When I first started connecting online and building the amazing PLN I have today, I saw all of the wonderful things people were doing and the changes they were making in education. I thought it couldn’t be that hard if so many people were doing it and being so successful at it. But when I started trying to enact change in my circle of influence, the roadblocks were far bigger and more numerous than I had imagined.
Why is educational change so difficult? Why is it so complex?
The concept of ‘school’, of ‘education’, is mired in so much history and tradition. Everyone has ‘been through’ school, which tends to make us believe that we know everything there is to know about it.
Everyone has a personal concept of school. The structure has been essentially unchanged for a century. We have expectations about what our children will experience when they go to school. Some parents expect that their children will have report cards with near perfect marks. Others assume their children will find school as horrific and demeaning as it was for them. But for most people, the concept of school is static and they don’t think of it as an institution that could or should radically change.
In schools, we have deeply embedded cultures.“By culture, I mean the unexamined, deeply-embedded norms and expectations that district staffs share about performing their central tasks of schooling children. These feelings, values, and patterns of behaving are often unarticulated and passed on to newcomers unobtrusively.” Larry Cuban The Hidden Variable: How Organizations Influence Teacher Responses to Secondary Science Curriculum Reform Theory into Practice, Vol. 34, No. 1, Reforming Science Education (Winter, 1995), pp.4-11 Published by: Taylor & Francis, Ltd.
Unless you have a child in the school system, or unless you are affected by the K-12 system in some way, you likely won’t take notice. The recent Ontario fight over Bill 115 is a good example. In spite of losing extracurriculars, participating in walkouts and seeing the effects of the threatened legislation every school day, when the headline in the papers was, “Bill needs to go, teachers”, people were asking, “Who is Bill?”.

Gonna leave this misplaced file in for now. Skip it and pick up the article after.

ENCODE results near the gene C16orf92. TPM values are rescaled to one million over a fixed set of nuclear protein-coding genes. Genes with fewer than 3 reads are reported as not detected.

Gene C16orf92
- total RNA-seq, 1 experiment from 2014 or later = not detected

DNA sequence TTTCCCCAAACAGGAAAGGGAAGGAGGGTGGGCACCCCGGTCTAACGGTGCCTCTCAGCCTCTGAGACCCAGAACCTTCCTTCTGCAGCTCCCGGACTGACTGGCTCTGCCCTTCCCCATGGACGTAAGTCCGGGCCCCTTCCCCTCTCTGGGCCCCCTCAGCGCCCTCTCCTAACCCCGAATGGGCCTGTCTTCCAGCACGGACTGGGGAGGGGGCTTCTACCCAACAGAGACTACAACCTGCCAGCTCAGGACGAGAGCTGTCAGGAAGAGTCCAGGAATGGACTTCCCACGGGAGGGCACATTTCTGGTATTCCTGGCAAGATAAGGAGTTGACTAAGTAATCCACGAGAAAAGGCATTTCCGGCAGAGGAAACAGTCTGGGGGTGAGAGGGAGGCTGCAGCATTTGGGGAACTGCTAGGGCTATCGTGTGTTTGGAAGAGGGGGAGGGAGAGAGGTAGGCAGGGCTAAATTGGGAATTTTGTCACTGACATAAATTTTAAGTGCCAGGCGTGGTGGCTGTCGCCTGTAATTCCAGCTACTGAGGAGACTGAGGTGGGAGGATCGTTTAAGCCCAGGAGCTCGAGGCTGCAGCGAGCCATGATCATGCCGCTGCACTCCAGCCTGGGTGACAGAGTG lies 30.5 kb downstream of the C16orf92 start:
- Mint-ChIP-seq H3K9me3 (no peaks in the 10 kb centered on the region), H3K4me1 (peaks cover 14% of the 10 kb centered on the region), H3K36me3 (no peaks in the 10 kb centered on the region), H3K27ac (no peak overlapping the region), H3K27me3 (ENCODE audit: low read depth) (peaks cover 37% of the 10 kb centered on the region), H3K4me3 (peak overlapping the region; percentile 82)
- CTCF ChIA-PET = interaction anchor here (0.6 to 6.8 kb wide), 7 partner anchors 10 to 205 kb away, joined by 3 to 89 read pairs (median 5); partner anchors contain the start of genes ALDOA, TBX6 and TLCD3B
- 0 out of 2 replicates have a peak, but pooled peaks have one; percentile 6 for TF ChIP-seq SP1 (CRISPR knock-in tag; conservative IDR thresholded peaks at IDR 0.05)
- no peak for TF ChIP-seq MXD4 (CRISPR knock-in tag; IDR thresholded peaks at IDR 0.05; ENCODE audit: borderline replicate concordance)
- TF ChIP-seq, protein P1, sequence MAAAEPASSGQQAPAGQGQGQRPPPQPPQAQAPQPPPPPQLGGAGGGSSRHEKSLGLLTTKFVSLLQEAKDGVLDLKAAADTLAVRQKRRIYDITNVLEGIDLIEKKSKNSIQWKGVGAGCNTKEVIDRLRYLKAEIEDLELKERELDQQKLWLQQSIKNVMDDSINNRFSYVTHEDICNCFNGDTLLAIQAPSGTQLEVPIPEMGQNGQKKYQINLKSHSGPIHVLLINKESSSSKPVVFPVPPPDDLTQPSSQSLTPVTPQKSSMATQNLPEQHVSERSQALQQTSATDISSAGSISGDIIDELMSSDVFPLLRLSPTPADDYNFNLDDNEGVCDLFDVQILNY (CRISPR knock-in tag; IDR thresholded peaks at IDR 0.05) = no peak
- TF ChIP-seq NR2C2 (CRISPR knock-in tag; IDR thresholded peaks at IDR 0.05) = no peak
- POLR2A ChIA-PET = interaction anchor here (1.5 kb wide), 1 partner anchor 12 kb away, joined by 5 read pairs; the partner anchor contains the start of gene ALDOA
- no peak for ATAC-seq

Those who were disengaged from the education system during their youth are likely to remain disengaged until they are drawn back in by the experiences of their own children. They don’t follow what is happening and they don’t contribute to the discussion on educational change.
And so many people fear change. I hear many parents tell me that schools need to get “back to the basics”, and if we want parents to be engaged, we need to stop making so many changes because parents don’t understand what is going on in schools any more. It doesn’t look like it did when they were there (let’s hope) and they are afraid to look stupid in front of their children.
We don’t always see the connection between education and changes in society, even though we know about industries closing because the system is no longer sustainable. For many people, the old school they went to as a child is what is comfortable to them, even though it has become dangerously irrelevant.
For change to work, the discontent with the reality must be far greater than one’s tolerance of it. “You won’t change unless you are really unhappy with the present situation.” (see video below)
As educational leaders – and I use the word ‘leader’ as a mindset, not a position – we need to be aware of the complexity of change so that we are fully cognizant of our entire sphere of influence, and so that we don’t become discouraged. The status quo is never good enough. We can always do a better job of educating children. Let’s look at how we can make small daily changes and celebrate each win without becoming discouraged. Remember Newton’s first law of motion*.
Get many “objects” to start moving in the right direction and we may just start something that remains in motion – with the goal of meeting the learning needs of every single one of our students.
*Newton’s First Law of Motion:
An object at rest will remain at rest unless acted on by an unbalanced force. An object in motion continues in motion with the same speed and in the same direction unless acted upon by an unbalanced force.
This law is often called “the law of inertia”.
Waks, L. (2007). The concept of fundamental educational change. Educational Theory, 57(3), 277-295.